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Long-term strategic recovery plan for pine martens in Britain (Jenny MacPherson and Patrick Wright, June 2021)

The aim of this document is to set out a strategic, long-term recovery plan for pine martens in Britain. It follows on from a previous strategy produced in 2011 (Jordan, 2011), which outlined the practical work and research needed to restore and secure the future of pine marten populations in England and Wales up until 2020.

We present a summary of what has been achieved so far and set out a continuing recovery plan for pine martens across Britain that maintains this strategic approach, while emphasising the importance of conserving recovering populations in Scotland.

Photo: ©Robert Cruickshanks


Catherine O’Reilly, Peter Turner, Declan T. O’Mahony, Joshua P. Twining, David G. Tosh, Christopher Smal, Kate McAney, Ciara Powell, John Power, Denise B. O’Meara (2021) Not out of the woods yet: genetic insights related to the recovery of the pine marten (Martes martes) in Ireland

In this study, the history of the pine marten (Martes martes) in Ireland is reviewed, revealing that the population has undergone several retractions and expansions over the last few hundred years. Here, we consider the genetic legacy of this flux in fortunes and its likely impacts upon the conservation and future recovery of the species.

Photo: ©Ruth Hanniffy



Preliminary work towards a sustainable harvesting model of pine martens in Scotland for translocations (to supplement a long-term strategy and recovery plan for pine martens in Britain) Jenny MacPherson, Elizabeth Croose, Ciara Powell, Stephen Carter, Catherine O’Reilly 31 March 2020

Since 2015, VWT has been involved in pine marten translocations from Scotland for population restoration in Wales and, more recently, Gloucestershire. A primary consideration in these translocations has been to minimise the potential for negative impacts on recovering donor populations in Scotland. To this end, surveys and monitoring have been carried out to collect further data to inform the way in which current and future sustainable harvesting models are applied. Based on precautionary principles, VWT adopted a highly conservative approach to trapping and removals in the first instance. Data on indices of marten activity at donor sites to date suggest that this has proved effective, and population estimates derived from genetic analysis of non-invasively collected samples support the suggestion that only a relatively small proportion of resident animals have been removed. However, the sampling strategy could be improved to refine population estimates further and better inform the way in which donor populations are managed and conserved in the face of higher demand from other organisations in future.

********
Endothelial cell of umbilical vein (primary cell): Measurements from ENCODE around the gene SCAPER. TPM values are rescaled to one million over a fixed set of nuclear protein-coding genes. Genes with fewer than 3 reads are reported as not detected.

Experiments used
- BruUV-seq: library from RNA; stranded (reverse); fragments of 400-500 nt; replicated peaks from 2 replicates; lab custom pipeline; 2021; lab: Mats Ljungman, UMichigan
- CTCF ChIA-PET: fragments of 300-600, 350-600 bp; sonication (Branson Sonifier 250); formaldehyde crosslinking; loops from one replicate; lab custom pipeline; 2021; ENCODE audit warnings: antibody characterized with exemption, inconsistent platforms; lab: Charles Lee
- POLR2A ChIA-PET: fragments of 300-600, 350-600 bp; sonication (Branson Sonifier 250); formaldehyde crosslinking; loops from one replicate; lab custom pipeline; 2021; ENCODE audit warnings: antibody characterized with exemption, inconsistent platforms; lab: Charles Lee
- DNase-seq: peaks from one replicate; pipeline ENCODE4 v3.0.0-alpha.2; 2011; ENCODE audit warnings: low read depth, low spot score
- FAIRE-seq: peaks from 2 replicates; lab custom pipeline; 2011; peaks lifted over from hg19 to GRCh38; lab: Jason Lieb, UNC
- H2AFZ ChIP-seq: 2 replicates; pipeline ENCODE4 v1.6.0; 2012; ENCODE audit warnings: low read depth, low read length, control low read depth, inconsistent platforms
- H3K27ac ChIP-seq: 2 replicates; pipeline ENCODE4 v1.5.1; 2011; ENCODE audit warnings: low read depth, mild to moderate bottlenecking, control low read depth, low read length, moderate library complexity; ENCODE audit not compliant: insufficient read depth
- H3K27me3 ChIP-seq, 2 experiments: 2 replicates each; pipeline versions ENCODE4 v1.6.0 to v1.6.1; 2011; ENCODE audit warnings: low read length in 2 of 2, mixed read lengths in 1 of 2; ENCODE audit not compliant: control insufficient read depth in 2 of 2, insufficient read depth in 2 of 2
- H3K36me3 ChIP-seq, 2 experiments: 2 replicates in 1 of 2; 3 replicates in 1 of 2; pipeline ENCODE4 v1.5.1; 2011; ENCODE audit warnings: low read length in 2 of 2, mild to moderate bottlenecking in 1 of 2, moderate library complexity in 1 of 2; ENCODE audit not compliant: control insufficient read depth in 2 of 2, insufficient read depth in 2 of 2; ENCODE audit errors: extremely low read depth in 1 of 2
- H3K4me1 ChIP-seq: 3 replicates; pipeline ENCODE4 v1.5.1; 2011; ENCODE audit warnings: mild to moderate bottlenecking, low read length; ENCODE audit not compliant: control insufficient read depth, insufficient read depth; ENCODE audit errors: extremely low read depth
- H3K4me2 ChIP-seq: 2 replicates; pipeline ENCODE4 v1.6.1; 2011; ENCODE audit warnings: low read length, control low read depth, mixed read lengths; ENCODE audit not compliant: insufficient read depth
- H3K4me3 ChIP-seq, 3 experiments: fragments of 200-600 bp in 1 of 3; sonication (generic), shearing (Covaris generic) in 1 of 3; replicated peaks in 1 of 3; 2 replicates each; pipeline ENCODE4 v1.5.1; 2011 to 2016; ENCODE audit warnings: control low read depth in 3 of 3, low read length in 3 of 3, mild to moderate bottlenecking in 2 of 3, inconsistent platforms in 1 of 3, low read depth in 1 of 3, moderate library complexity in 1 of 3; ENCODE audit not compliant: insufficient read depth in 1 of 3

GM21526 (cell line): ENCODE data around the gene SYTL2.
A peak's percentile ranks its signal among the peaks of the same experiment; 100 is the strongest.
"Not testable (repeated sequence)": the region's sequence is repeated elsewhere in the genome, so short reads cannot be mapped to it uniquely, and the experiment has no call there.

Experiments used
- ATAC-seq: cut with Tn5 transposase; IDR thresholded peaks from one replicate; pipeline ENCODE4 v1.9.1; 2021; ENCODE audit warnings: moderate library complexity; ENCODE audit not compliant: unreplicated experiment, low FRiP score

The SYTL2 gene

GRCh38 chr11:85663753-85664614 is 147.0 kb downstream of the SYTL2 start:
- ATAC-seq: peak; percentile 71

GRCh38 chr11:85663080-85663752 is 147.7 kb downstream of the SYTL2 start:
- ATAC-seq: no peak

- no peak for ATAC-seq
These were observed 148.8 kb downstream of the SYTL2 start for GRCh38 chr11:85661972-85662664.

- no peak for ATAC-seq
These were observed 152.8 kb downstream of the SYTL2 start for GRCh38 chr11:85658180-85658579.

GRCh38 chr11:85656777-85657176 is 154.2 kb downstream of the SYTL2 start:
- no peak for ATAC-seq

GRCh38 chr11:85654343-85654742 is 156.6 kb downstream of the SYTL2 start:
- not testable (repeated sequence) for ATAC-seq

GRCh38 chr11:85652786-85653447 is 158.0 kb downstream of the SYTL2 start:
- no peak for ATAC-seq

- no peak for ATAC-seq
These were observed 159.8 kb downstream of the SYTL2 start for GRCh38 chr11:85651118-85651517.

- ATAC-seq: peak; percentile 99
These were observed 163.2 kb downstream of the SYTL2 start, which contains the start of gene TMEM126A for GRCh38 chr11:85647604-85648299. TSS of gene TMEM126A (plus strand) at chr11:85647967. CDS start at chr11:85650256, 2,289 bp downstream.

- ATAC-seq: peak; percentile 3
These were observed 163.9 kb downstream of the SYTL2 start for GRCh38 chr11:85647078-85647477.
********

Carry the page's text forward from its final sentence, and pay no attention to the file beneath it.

Pine Martens Return to Wales project leaflet (bilingual – updated 2020)

Vincent Wildlife Trust’s Pine Marten Recovery Project leaflet has been updated to give a more recent summary of this innovative project and its outcomes.

Photo: ©A. Achterberg


Bavin, D. et al. (2020). Using Q-methodology to understand stakeholder perspectives on a carnivore translocation

As part of a national recovery programme for the pine marten Martes martes, a protected mesocarnivore in the UK, we used Q-methodology to understand the perspectives of residents living in an area in which a pine marten translocation project was planned.


McNicol, C. et al. (2020). Postrelease movement and habitat selection of translocated pine martens Martes martes

We used radio-tracking to describe post-release movement and habitat selection of pine martens translocated from Scotland to Wales.


McNicol, C. et al. (2020). Translocated native pine martens Martes martes alter short-term space use by invasive non-native grey squirrels Sciurus carolinensis

We investigated the short-term effects of exposure to
translocated pine martens on the space use and survival of resident grey squirrels.


Croose, E. et al (2019) Comparing the efficacy and cost-effectiveness of sampling methods for estimating population abundance and density of a recovering carnivore: the European pine marten (Martes martes)

This paper compares the efficacy of three survey methods (live trapping, hair tubes and scats) for estimating abundance and population density of the European pine marten (Martes martes) in Galloway Forest, Scotland.

Photo: ©Robert Cruickshanks


Croose, E. et al (2016) Sample diversity adds value to non-invasive genetic assessment of a pine marten (Martes martes) population in Galloway Forest, southwest Scotland

This paper looks at how including both hair and scat samples improves the detection of individual pine martens in non-invasive studies.

Photo: ©Robert Cruickshanks


All-Ireland Squirrel and Pine Marten Survey 2019

The 2019 All-Ireland Squirrel and Pine Marten Survey was published in June 2020 and was made possible by members of the public who submitted their sightings of red and grey squirrels and pine martens across the island of Ireland during 2019. The project was led by NUI Galway in partnership with VWT, Ulster Wildlife, the National Biodiversity Data Centre and the Centre for Environmental Data and Recording in Northern Ireland. It was funded by the National Parks and Wildlife Service.

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